not exactly, in RAID-5 unless it's a full stripe write there will be 4 I/O operations (not all 4 are write).  Considering there is only 2 I/O penalty in R1/0 it's probably a good choice for redo logs.  Data files could be serviced by RAID-5 pool if you have enough spindles so your strategy could be to place database data files in a pool and have your redo logs in traditional R1/0 raid groups.

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Re: Ask the Expert: Performance Calculations on Clariion/VNX

Yeap Not all 4 will be writes two reads (one data and one parity) and two writes one data and one parity so total comes out to be four. Thanks for your help in getting this clarified, as i really meant the same thing. So again you came to the rescue.... 🙂

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3 Zinc

Re: Ask the Expert: Performance Calculations on Clariion/VNX

Let’s build on Rob’s post with some performance troubleshooting. For example, a server administrator has asked us to create a LUN that can handle 1000 IOps in a R:W ratio of 70:30. We calculated that he would end up with 700 read IOps and 300 write IOps from server perspective. Since we only have RAID5 at our disposal, we calculated that the back-end write IOps would not be 300 IOps but in fact 300 x 4 = 1200 IOps. Remember, this is a “all random I/O”, worst-case calculation. Real life will probably have some sequential write I/O, lowering the write penalty a bit. But since making assumptions can cost you dearly, if you don’t have facts, assume worst.

So Rob designed a LUN that needs to handle 700 + 4x300 IOps = 1900 IOps. Calculating with 15k FC/SAS drives, he ended up with 10.55 drives. Since EMC doesn’t sell parts of a drive, he built a 11 disk RAID 5 group, created the LUN and allocated it to the server. Job done!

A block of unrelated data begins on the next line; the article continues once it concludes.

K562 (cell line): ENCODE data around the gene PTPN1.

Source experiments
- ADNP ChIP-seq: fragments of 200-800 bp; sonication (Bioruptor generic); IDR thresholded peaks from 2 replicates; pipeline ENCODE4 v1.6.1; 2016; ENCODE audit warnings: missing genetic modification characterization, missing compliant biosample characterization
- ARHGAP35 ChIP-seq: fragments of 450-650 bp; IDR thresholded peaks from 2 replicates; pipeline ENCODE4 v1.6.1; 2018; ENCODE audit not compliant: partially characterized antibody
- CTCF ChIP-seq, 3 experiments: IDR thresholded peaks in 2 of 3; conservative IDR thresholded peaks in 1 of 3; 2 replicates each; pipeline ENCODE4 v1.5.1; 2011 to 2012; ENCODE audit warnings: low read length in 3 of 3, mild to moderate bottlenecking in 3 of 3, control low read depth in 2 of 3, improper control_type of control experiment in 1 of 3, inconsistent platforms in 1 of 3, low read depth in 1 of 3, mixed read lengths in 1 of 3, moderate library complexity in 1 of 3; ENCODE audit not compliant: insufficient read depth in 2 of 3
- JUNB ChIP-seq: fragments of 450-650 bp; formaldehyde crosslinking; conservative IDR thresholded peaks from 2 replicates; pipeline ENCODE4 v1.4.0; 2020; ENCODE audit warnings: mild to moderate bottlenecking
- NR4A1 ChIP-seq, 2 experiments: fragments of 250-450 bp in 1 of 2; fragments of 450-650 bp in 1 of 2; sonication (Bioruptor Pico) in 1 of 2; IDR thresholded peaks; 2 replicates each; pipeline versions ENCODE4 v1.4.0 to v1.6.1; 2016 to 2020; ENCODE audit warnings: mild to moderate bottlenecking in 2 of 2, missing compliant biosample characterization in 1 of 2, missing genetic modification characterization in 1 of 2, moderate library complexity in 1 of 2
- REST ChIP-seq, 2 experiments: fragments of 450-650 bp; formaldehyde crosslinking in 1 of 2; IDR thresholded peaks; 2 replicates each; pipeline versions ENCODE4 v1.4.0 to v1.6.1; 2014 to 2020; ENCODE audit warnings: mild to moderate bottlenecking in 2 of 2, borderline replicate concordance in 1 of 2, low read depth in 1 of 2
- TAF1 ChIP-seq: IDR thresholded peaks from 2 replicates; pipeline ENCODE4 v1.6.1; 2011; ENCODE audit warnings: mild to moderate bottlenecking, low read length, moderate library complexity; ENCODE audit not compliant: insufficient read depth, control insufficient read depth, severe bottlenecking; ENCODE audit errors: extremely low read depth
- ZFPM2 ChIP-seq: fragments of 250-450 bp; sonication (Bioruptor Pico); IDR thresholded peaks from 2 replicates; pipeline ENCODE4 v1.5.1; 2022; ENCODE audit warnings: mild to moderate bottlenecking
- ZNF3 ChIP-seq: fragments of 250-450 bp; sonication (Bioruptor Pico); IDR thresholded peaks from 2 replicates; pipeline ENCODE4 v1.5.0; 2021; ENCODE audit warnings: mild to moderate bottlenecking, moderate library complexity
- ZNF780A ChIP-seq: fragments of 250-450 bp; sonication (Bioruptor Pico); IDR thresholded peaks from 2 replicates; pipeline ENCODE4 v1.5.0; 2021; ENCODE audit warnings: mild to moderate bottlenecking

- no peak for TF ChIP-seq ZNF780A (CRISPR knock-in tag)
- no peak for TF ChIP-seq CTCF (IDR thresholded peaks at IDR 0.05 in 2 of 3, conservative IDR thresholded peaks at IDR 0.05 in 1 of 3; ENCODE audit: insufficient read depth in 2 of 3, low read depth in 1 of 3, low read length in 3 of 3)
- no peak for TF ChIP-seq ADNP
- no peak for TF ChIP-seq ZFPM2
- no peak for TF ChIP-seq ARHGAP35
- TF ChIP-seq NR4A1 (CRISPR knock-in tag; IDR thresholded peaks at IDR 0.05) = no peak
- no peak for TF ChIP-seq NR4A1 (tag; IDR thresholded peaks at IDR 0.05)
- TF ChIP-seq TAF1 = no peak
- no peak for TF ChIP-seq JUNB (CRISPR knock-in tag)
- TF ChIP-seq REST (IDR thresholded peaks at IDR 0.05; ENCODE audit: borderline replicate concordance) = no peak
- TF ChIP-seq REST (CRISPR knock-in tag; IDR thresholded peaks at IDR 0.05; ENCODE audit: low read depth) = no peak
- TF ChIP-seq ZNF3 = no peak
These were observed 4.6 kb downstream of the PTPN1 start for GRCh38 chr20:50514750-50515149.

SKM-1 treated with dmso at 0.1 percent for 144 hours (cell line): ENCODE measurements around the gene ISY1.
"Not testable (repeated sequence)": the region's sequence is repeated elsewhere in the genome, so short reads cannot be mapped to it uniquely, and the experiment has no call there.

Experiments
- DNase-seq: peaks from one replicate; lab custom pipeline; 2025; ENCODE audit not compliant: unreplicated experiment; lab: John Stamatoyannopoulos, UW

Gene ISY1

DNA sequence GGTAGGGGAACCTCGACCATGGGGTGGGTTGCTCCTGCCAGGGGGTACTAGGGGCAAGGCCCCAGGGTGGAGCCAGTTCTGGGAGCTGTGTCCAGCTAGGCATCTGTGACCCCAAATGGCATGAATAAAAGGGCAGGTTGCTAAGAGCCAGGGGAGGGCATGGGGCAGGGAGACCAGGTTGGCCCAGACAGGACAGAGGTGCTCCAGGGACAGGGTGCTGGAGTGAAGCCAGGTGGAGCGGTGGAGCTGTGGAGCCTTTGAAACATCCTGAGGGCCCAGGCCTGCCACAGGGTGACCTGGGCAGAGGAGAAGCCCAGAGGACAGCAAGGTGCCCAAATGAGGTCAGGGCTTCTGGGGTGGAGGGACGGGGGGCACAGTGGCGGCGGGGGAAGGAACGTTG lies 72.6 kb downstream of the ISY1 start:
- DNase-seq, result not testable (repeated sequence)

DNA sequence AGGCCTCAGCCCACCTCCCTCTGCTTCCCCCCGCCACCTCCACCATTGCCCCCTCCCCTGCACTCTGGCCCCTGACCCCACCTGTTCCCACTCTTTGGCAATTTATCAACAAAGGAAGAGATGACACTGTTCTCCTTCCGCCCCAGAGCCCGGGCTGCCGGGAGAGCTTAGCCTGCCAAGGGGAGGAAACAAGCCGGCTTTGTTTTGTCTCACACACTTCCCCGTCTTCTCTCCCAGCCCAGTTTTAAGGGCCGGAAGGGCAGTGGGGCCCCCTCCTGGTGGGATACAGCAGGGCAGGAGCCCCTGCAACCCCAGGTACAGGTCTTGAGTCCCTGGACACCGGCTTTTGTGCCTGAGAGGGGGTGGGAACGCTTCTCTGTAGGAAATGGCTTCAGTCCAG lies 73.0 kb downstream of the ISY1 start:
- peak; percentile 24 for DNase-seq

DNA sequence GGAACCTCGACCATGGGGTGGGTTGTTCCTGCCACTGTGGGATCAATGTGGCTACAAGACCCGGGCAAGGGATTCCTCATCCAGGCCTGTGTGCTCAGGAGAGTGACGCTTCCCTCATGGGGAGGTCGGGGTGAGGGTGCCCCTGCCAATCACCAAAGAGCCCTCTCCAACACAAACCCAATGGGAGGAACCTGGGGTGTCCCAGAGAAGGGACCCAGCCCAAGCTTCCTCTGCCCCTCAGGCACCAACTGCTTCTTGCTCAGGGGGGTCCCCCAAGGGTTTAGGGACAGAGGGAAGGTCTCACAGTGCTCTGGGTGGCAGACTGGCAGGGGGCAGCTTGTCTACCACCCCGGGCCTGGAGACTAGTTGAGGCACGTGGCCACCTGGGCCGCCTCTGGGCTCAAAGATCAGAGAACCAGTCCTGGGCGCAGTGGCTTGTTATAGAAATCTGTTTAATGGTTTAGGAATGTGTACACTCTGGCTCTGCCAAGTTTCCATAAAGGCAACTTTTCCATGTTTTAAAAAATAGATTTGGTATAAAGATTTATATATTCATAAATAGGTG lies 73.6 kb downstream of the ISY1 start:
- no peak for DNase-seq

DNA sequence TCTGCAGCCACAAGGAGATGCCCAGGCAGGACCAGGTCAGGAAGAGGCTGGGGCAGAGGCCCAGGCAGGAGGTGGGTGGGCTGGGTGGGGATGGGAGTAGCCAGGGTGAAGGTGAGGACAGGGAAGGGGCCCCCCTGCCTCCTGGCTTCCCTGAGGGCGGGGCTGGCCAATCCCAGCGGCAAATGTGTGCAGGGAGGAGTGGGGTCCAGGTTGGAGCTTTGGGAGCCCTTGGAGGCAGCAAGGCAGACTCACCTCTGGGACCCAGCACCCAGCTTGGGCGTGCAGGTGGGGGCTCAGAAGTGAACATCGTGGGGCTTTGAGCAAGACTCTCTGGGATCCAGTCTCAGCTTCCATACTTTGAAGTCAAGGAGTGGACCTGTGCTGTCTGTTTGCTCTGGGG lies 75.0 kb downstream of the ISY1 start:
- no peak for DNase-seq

Or is it? A couple of weeks later, the server admin comes back:

“my customers are complaining about the performance of the application. It’s the storage, fix it please!”

So how do you continue?

Customers (or server admins for that matter) usually don’t mind about utilization, throughput, R:W ratios, block sizes and the lot. They want only one thing: low response time. Think of yourself: opening Google, you only want the page to be there quickly. You don’t care how many CPU cycles it takes, whether it’s coming from cache or of its efficient on the back-end.

So I always start looking at response times. If I can, I prefer to start on the server end, using perfmon or an equivalent. This gives me the best view from the customer perspective, it allows me to look to the storage as a whole (SAN switches included). And, not unimportant, it allows me to check the assumption the server admin made: if I see <10 ms response times to the storage at all times, my money is on a different server component that’s being the bottleneck.

So let’s assume the server does show response times of a 100 ms. Ok, it’s a storage bottleneck. Make a note of the other perfmon data you have at your disposal: the server will also show you how many writes and/or reads it’s sending. This may come in handy during the following steps, or might give you some clues where to look. For example, if you know your RAID group can deliver 1900 IOps, you know it’s dedicated to this server, you verified that the R:W ratio is in the neighborhood of 70:30 and you only see 1000 IOps going towards the storage, my money is not on the disks or the RG. Probably it’s a bottleneck somewhere else: storage processor utilization, cache configuration, SAN ISL overloaded, etc. On the other hand, if you see the LUN requesting 5000 IOps all the time, with your knowledge of the disk setup you can already fairly certain assume the disks aren’t keeping up.